Ace Ltd. Chief Executive Officer Evan Greenberg said the push for new U.S. accounting standards may distract investors from the most useful metrics in gauging insurers’ financial status.
“I don’t know whose benefit you’re ultimately serving except a bunch of academics,” Greenberg said today on a conference call.
The Financial Accounting Standards Board proposed in June to revise how insurers measure liabilities as part of a push toward a “converged international standard.” Zurich-based Ace operates in more than 50 nations and counts North America as its largest market.
“The insurance accounting as it stands today has been around a long time and it’s been tested through all kinds of environments, and it’s reasonable,” Greenberg said. “And I don’t know what kind of problem we’re trying to chase here by making changes.”
Greenberg’s critique was welcomed by Paul Newsome, an analyst with Sandler O’Neill & Partners LP, who said on the call that changes in accounting could create a “train wreck.”
Under the proposed standards, market fluctuations such as changes in interest rates could play a greater role in quantifying book value, a measure of assets minus liabilities, Newsome said in an interview after the call. The approach could amplify negative results and make it harder for regulators to weigh a company’s financial strength, he said.
“The concern is that if a company is having problems at the same time the rest of the financial markets are having problems, the accounting would make the rates look even worse,” he said.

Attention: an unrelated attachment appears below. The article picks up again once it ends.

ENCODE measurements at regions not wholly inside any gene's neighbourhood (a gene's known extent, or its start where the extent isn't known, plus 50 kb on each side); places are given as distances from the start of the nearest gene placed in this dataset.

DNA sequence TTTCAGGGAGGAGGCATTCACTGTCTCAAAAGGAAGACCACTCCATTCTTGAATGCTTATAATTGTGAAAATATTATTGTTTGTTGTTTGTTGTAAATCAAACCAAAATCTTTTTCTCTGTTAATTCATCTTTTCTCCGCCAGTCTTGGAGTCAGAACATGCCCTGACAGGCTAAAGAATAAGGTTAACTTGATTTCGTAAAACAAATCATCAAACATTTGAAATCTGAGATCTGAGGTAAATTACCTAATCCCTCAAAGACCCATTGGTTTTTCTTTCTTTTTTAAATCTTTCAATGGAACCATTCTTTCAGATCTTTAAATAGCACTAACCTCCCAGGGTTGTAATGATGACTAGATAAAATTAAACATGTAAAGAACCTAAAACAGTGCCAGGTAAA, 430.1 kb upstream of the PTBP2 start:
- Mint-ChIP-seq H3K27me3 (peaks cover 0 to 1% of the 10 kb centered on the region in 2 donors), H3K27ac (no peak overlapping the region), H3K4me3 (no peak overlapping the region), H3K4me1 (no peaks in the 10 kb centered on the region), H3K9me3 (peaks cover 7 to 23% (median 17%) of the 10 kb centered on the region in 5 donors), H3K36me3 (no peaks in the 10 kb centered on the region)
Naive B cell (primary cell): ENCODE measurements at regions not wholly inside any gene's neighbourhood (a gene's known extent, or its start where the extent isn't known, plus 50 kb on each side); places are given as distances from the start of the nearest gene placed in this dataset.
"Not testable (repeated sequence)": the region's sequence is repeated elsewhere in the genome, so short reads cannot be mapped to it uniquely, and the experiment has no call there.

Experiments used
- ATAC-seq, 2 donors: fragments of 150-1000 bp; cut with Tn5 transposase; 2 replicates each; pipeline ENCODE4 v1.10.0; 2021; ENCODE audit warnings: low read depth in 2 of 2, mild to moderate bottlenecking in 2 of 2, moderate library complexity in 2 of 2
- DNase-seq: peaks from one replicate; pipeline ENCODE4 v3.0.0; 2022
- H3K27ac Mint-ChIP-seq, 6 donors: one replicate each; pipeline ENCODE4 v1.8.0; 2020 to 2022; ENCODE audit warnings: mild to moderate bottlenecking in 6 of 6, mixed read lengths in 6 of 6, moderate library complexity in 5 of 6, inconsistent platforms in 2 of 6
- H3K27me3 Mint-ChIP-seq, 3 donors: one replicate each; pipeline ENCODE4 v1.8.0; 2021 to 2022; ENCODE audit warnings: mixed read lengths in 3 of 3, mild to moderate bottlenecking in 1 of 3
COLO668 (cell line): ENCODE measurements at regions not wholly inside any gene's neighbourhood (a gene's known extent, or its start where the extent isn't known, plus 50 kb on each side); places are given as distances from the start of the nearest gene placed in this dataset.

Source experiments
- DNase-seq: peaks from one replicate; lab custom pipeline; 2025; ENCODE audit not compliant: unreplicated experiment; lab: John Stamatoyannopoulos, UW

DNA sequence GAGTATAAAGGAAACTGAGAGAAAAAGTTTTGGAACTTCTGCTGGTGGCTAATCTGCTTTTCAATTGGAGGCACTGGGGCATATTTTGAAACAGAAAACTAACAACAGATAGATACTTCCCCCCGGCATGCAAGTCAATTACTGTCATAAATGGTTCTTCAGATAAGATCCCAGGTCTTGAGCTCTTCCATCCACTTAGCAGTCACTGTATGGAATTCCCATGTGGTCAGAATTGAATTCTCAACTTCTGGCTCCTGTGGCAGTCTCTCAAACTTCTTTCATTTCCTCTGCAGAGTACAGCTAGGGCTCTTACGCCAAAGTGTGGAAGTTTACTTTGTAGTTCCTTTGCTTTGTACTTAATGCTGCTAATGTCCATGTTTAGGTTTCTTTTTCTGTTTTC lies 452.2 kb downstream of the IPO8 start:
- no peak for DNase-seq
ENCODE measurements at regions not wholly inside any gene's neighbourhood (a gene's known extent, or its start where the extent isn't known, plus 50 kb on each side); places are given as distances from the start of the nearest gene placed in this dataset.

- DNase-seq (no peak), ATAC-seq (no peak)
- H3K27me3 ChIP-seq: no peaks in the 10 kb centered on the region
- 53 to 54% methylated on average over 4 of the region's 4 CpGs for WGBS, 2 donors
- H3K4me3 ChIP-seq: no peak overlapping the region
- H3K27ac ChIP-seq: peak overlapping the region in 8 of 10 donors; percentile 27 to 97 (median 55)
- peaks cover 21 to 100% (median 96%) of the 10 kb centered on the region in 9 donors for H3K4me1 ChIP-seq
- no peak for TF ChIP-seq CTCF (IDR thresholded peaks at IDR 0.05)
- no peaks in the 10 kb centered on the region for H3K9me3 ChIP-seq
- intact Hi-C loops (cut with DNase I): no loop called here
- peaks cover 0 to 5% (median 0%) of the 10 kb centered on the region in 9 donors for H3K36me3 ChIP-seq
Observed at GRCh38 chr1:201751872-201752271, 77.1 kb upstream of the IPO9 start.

Ace fell 1.5 percent to $96.29 at 4:15 p.m. in New York trading, trimming its gain for the year to 21 percent. Third-quarter net income climbed 43 percent to $916 million, the insurer said yesterday.
Greenberg said that operating income is a favored metric among investors even though it doesn’t comply with generally accepted accounted principles. Warren Buffett, whose Berkshire Hathaway Inc. competes with Ace selling insurance, has also said that accounting conventions provide an incomplete picture of a company’s health.
“It’s much easier to criticize than to improve such accounting rules,” Buffett wrote in a letter to investors in 1981. “The inherent problems are monumental.”
U.S. insurers, including MetLife Inc. and Prudential Financial Inc., the largest sellers of life coverage in the country, have also said new regulations could be misguided. The companies have been pressing the Federal Reserve to avoid regulating insurers with bank-like capital rules.